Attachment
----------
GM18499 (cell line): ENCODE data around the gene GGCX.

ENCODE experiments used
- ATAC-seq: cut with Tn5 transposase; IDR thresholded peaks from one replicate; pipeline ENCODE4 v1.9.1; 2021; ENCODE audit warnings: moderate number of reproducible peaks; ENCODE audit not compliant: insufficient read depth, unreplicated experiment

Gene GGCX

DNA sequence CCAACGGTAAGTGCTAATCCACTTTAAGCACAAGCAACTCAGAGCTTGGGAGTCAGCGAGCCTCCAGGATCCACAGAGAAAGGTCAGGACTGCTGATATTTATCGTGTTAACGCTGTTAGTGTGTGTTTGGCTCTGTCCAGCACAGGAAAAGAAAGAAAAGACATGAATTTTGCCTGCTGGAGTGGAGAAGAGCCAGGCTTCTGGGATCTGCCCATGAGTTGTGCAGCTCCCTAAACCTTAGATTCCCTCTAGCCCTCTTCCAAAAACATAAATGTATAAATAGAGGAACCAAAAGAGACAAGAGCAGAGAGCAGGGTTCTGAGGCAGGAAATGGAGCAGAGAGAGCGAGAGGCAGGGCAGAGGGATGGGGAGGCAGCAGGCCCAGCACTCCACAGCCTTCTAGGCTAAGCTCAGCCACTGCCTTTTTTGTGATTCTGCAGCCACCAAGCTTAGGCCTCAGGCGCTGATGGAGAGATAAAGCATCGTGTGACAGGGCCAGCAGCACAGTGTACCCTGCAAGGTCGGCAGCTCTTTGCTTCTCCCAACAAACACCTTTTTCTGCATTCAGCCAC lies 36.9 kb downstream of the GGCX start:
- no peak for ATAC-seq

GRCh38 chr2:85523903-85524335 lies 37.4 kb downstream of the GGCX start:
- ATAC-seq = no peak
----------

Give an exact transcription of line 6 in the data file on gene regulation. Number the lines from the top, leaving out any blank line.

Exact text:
- no peak for ATAC-seq